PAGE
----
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The Trump administration has finalized its overhaul of the Stark and AntiKickback Laws. White
The Trump administration has signed off on long-awaited overhauls to the Stark and anti-kickback Laws, which aim to make it easier for providers to enter value-based care arrangements.
The two rules rethink safe harbors under the anti-kickback statute and new exemptions to Stark to add greater flexibility for care coordination while avoiding potential fraud allegations. Centers for Medicare & Medicaid Services Administrator Seema Verma said that the agency heard frequent complaints from providers about how much of a burden the laws posed to their ability to participate in value-based care.
“This rule is emblematic of the Trump Administration’s commitment to addressing longstanding problems and developing innovative solutions to outdated regulations that add administrative costs and rob health care providers of time from patients,” Verma said in a statement.
“When CMS launched our nationwide tour to kick off our Patients Over Paperwork initiative in 2017, one of the top things we heard from front-line providers was how the outdated Stark regulations impeded them from moving toward a more value-driven reimbursement model. Our team listened and took action, and today’s final rule is the historic result,” she added.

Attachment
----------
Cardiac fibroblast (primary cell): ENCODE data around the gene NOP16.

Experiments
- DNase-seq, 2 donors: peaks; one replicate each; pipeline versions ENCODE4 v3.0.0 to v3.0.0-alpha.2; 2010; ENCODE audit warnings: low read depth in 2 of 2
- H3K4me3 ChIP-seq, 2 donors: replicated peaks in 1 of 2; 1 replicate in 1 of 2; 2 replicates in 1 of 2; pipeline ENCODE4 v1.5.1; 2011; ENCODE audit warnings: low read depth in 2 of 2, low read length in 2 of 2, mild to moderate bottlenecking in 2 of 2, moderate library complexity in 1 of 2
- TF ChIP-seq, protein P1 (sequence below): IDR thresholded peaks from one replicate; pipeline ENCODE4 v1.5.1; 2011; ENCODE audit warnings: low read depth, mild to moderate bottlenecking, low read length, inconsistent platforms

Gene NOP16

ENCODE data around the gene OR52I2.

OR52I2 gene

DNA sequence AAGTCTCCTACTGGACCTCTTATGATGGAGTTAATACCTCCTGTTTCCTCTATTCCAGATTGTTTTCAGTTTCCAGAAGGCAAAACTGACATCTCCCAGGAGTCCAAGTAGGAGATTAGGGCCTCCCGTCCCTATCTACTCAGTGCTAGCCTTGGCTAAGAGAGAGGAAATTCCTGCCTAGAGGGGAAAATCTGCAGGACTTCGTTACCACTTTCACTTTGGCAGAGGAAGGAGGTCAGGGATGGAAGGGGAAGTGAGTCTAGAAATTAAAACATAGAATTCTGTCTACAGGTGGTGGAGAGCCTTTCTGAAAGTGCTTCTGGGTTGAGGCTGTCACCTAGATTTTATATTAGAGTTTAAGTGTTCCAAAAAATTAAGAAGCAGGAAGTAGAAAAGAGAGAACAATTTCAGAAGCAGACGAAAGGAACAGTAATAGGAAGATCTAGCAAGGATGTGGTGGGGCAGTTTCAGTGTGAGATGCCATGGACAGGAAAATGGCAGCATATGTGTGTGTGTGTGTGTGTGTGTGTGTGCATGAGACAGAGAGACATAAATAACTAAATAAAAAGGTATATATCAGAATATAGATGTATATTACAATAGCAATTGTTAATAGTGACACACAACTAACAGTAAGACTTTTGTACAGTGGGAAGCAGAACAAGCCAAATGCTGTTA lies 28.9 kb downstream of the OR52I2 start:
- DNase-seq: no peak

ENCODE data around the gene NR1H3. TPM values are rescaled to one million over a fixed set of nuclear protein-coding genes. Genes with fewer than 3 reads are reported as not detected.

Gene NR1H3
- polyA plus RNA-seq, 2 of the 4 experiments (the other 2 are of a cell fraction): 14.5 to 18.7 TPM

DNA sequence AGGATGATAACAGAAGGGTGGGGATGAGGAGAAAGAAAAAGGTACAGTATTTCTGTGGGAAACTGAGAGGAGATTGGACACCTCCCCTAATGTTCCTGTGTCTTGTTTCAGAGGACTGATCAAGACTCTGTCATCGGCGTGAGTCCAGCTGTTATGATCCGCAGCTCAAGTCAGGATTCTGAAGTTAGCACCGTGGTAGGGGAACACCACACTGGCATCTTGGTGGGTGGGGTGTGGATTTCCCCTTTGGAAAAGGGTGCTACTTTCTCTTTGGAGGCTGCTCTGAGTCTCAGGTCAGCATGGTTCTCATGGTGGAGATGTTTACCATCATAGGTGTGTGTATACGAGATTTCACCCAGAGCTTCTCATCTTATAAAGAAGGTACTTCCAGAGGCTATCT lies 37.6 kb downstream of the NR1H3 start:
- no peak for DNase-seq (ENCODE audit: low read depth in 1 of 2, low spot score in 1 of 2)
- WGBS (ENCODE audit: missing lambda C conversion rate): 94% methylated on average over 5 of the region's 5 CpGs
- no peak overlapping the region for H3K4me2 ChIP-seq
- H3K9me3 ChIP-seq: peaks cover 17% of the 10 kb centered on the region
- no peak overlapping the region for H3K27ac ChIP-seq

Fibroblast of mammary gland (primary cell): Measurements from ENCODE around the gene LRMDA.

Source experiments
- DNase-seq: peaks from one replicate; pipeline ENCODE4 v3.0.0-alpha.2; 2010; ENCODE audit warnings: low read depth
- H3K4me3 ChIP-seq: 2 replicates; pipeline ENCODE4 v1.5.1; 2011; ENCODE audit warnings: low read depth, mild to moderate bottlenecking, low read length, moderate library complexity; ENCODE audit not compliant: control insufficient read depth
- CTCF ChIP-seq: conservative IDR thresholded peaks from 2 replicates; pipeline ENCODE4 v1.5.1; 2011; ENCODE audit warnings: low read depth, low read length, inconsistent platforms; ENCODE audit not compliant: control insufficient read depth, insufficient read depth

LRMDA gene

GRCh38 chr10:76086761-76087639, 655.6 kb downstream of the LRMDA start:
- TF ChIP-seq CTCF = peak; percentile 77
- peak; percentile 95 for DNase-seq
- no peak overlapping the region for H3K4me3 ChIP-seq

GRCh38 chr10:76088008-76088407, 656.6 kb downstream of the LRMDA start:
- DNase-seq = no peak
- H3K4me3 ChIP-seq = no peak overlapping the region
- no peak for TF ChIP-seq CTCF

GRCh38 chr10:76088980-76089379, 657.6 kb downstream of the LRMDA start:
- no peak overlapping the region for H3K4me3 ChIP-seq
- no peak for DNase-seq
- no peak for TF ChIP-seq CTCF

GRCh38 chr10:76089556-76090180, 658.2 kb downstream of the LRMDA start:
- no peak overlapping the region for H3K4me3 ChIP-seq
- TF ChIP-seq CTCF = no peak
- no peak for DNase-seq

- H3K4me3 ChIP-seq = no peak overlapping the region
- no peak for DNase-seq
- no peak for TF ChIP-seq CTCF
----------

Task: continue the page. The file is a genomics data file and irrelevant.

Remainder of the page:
An example of the updated regulations in action, the Department of Health and Human Services said, is that it clarifies how medical device and durable medical equipment companies can enter care coordination arrangements involving digital health platforms.
In addition, the final rules lower the level of downside risk necessary to qualify for the new safe harbors, in response to concerns from providers. The regs also include a provision that would allow hospitals to share cybersecurity tools with providers that have fewer resources, a much-requested addition.
Both rules will go into effect on Jan. 19, 2021.
“When I launched the Trump Administration’s agenda for value-based transformation of healthcare in 2018, I identified regulatory reform to support coordinated care as one of the four key strategies for delivering a system that pays for outcomes rather than procedures,” said HHS Secretary Alex Azar in a statement. “Today, we’ve completed historic reforms to regulations that have stood in the way of creativity and innovation by American healthcare providers for far too long.”
“These new regulatory reforms will mean better care, including innovative arrangements with digital technology that may help patients receive care during the COVID-19 pandemic,” Azar said.
The rules dropped alongside two major drug pricing regulations that finalize pharmacy benefit managers’ hated rebate rule and the most-favored-nation rule as the administration scrambles to codify as many regulations as possible before Inauguration Day.
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